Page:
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Inspiring Relationships Indigenization Plan Camosun College This indigenization plan was developed in collaboration with students, local Aboriginal communities, and organizations. This plan contributes to the College’s mission to “… provide outstanding and relevant learning experiences, valued credentials, and lifelong student success.” The plan provides a definition of indigenization, a history of indigenization, the consultation process, and the four Corner Posts including: curriculum development and delivery; services for students; policy and strategic planning; and employee education. The plan also includes goals, targets, and outcome measures.
Indigenous Education Protocol for Colleges and Institutes Colleges & Institutes Canada This Indigenous Education Protocol was developed by Colleges and Institutes Canada in consultation with its Indigenous community partners and members. The protocol was developed to address the learning needs of Indigenous peoples’ and to support self-determination and socio-economic development of Indigenous communities. The protocol is founded on seven principles which focus on the following: Indigenous education prioritization; recognition and respect; implementation of intellectual and cultural traditions; student and employee support; increasing Indigenous employees and appointments; Indigenous-centered holistic services; and relationship building. Downloads:
Indigenous Directions – Stories & events -- All stories Concordia University This is a regularly updated digital hub of information on Indigenous activities, stories, and events.
Current Indigenous Top Ten Academica Group Academia’s Indigenous Top Ten is a free biweekly publication designed to share news, interesting research, best practices, and policy developments regarding First Nations, Métis, and Inuit education in Canada.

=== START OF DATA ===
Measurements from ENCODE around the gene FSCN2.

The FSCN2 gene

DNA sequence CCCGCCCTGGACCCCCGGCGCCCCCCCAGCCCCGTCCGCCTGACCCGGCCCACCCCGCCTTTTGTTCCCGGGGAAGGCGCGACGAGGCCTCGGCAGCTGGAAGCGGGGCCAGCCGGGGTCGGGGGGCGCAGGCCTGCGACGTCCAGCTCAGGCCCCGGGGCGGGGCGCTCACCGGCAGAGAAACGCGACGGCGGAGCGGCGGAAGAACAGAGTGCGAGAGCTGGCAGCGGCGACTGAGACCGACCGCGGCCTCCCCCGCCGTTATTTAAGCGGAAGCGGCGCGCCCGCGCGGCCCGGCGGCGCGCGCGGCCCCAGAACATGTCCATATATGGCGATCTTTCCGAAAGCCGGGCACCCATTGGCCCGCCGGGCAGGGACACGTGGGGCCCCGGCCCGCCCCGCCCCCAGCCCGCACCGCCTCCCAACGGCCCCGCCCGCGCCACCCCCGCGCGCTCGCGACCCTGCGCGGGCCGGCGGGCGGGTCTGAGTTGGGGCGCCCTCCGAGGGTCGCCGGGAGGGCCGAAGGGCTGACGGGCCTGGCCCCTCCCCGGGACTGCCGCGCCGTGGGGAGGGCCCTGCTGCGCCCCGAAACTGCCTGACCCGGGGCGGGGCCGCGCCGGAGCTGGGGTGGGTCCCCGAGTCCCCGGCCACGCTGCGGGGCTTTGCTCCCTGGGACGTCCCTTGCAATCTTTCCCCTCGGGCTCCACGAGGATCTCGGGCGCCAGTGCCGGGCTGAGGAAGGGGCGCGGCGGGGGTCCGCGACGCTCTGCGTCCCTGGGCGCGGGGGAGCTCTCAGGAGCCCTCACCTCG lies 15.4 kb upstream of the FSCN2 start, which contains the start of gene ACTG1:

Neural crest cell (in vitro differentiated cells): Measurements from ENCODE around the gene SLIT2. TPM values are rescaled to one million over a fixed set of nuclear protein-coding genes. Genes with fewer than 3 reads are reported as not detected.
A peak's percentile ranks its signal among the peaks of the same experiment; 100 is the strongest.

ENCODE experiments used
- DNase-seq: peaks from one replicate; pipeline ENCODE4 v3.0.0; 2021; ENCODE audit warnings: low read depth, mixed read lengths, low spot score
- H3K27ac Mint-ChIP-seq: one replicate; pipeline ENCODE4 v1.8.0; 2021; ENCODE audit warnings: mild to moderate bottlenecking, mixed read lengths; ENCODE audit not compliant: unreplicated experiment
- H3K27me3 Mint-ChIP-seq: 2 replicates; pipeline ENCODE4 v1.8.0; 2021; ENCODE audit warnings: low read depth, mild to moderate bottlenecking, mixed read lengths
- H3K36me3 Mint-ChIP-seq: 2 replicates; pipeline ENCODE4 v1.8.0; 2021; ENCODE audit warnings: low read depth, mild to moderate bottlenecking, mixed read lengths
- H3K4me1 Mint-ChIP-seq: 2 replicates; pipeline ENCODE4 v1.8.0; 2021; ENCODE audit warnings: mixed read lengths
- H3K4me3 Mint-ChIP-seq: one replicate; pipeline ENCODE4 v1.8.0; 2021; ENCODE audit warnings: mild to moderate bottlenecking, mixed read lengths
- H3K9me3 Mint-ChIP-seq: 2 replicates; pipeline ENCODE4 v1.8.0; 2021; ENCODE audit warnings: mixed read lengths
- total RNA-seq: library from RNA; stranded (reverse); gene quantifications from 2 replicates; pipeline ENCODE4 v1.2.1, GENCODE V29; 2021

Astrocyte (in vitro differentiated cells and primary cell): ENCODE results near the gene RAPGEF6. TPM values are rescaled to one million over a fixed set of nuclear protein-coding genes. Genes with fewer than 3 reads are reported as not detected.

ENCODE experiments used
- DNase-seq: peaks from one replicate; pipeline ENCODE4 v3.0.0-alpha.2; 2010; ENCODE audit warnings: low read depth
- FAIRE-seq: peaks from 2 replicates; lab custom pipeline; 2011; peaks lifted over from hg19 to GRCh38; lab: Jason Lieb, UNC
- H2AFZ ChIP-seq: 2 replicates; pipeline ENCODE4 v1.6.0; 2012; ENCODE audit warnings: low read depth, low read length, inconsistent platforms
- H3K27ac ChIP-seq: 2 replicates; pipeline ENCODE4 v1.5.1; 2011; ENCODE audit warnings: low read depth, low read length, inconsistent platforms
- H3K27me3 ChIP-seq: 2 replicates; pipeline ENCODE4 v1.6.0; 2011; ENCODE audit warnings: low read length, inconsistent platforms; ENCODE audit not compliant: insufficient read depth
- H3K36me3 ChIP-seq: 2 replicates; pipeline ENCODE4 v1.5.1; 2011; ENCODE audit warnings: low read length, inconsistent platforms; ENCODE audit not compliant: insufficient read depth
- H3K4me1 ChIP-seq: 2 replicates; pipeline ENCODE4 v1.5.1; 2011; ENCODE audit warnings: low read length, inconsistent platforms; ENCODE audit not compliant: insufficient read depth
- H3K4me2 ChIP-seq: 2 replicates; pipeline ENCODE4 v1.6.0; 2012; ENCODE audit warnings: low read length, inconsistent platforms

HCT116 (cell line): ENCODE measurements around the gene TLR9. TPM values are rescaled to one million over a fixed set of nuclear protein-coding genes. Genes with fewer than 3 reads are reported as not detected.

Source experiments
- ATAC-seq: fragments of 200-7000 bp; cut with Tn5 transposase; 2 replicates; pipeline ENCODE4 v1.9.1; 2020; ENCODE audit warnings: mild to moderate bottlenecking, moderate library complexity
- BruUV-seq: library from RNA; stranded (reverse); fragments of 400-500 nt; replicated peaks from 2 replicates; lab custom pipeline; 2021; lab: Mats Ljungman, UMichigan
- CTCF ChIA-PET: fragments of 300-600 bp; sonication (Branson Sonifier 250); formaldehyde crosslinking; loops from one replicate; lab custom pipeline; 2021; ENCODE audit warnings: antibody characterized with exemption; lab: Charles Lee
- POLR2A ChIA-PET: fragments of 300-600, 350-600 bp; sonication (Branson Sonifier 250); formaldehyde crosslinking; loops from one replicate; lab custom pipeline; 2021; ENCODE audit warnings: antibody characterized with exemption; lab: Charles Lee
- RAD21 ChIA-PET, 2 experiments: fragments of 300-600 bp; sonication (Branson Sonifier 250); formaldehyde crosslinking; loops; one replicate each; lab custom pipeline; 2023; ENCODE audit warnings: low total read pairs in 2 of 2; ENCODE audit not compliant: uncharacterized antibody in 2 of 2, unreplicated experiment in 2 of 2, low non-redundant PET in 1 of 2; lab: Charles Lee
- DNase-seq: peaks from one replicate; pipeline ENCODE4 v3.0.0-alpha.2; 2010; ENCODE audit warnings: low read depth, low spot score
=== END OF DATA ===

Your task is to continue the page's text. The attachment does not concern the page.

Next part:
University of Winnipeg makes indigenous course a requirement CBC News This article discusses the University of Winnipeg’s requirement for all undergraduate students to take at least one Indigenous studies course to graduate.
“We Are All Relations”: An Indigenous Course Requirement (ICR) as Part of a Good Way to Reconciliation University of Winnipeg, Helen Lepp Friesen The University of Winnipeg requires undergraduate students to take creditors course from approved list on indigenous content teaching. Source URL: Full Report URL:
Concerted national action overdue for all the children who never came home from residential schools National Centre for Truth and Reconciliation – University of Manitoba; Indian Resdential School History and Dialogue Centre, The University of British Columbia The University of British Columbia’s Indian Residential School History and Dialogue Centre (IRSHDC) and the University of Manitoba’s National Centre for Truth and Reconciliation (NCTR) have issued a statement calling on the Government of Canada to create a national framework for the investigation and protection of burial sites. IRSHDC and NCTR are calling for the protection of potential burial sites until they can be properly investigated and documented, as well as the criminalization of the destruction of burial sites. They also note that the investigation and protection of these sites needs to respect the rights of Indigenous governments and peoples. “There must be a new determination and diligent action by Canada on the key priorities like the missing children and burial sites,” said IRSHDC Director Mary Ellen Turpel-Lafond (Aki-Kwe). “The Survivors, and all Indigenous peoples deserve to know their voices were listened to when they told Canada there were children who never made it home, and someone did the right thing—they found them.
Brandon University launches Teaching House to share Indigenous Knowledge Brandon University This article introduces the Brandon University Teaching House program which intends to gather and share Indigenous knowledge and will feature different topics and teachings approximately once a month. The Teaching House website is and includes a schedule of upcoming gatherings.
How these Kanien'kehá:ka students are trying to Indigenize a Quebec college CBC News, Ka’nhehsí:io Deer This article highlights the Indigenous ambassadors program at Champlain College Saint-Lambert which provides peer support, mentorship, leadership, and advocacy opportunities for Indigenous students.
When good intentions are not enough: how sustainable development goals at universities can perpetuate the issues they’re aimed to address Sharon Stein, Assistant Professor of Educational Studies at the University of British Columbia This is an opinion piece featured on the University Affairs website which discusses university support for the United Nations Sustainable Development Goals and the potential to reproduce harmful colonial and capitalist relations.